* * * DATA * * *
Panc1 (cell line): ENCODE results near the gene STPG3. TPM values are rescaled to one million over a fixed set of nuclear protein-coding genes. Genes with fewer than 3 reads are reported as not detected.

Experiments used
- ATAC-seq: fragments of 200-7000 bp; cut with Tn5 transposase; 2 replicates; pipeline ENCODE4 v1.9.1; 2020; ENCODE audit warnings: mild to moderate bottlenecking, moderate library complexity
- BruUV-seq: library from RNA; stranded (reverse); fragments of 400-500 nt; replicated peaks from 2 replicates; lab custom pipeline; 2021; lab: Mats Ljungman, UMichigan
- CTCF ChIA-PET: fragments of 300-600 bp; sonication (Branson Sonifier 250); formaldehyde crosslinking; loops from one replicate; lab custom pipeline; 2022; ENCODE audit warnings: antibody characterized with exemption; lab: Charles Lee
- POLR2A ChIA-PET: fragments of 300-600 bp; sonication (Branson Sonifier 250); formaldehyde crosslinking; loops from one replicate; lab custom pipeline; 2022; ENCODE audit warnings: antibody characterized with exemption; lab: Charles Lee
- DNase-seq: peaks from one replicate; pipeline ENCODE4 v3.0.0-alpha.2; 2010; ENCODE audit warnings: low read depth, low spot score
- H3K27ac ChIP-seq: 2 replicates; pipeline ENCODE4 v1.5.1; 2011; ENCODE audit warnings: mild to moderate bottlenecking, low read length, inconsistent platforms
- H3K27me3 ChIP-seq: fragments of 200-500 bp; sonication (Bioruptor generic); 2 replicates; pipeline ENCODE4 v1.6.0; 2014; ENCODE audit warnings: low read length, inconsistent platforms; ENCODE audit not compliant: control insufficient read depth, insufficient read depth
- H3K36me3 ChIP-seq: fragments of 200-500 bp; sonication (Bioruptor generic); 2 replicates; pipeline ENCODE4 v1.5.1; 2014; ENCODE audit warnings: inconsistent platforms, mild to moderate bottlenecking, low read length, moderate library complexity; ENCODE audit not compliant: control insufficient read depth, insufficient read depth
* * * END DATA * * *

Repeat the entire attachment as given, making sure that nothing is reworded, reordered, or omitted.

Panc1 (cell line): ENCODE results near the gene STPG3. TPM values are rescaled to one million over a fixed set of nuclear protein-coding genes. Genes with fewer than 3 reads are reported as not detected.

Experiments used
- ATAC-seq: fragments of 200-7000 bp; cut with Tn5 transposase; 2 replicates; pipeline ENCODE4 v1.9.1; 2020; ENCODE audit warnings: mild to moderate bottlenecking, moderate library complexity
- BruUV-seq: library from RNA; stranded (reverse); fragments of 400-500 nt; replicated peaks from 2 replicates; lab custom pipeline; 2021; lab: Mats Ljungman, UMichigan
- CTCF ChIA-PET: fragments of 300-600 bp; sonication (Branson Sonifier 250); formaldehyde crosslinking; loops from one replicate; lab custom pipeline; 2022; ENCODE audit warnings: antibody characterized with exemption; lab: Charles Lee
- POLR2A ChIA-PET: fragments of 300-600 bp; sonication (Branson Sonifier 250); formaldehyde crosslinking; loops from one replicate; lab custom pipeline; 2022; ENCODE audit warnings: antibody characterized with exemption; lab: Charles Lee
- DNase-seq: peaks from one replicate; pipeline ENCODE4 v3.0.0-alpha.2; 2010; ENCODE audit warnings: low read depth, low spot score
- H3K27ac ChIP-seq: 2 replicates; pipeline ENCODE4 v1.5.1; 2011; ENCODE audit warnings: mild to moderate bottlenecking, low read length, inconsistent platforms
- H3K27me3 ChIP-seq: fragments of 200-500 bp; sonication (Bioruptor generic); 2 replicates; pipeline ENCODE4 v1.6.0; 2014; ENCODE audit warnings: low read length, inconsistent platforms; ENCODE audit not compliant: control insufficient read depth, insufficient read depth
- H3K36me3 ChIP-seq: fragments of 200-500 bp; sonication (Bioruptor generic); 2 replicates; pipeline ENCODE4 v1.5.1; 2014; ENCODE audit warnings: inconsistent platforms, mild to moderate bottlenecking, low read length, moderate library complexity; ENCODE audit not compliant: control insufficient read depth, insufficient read depth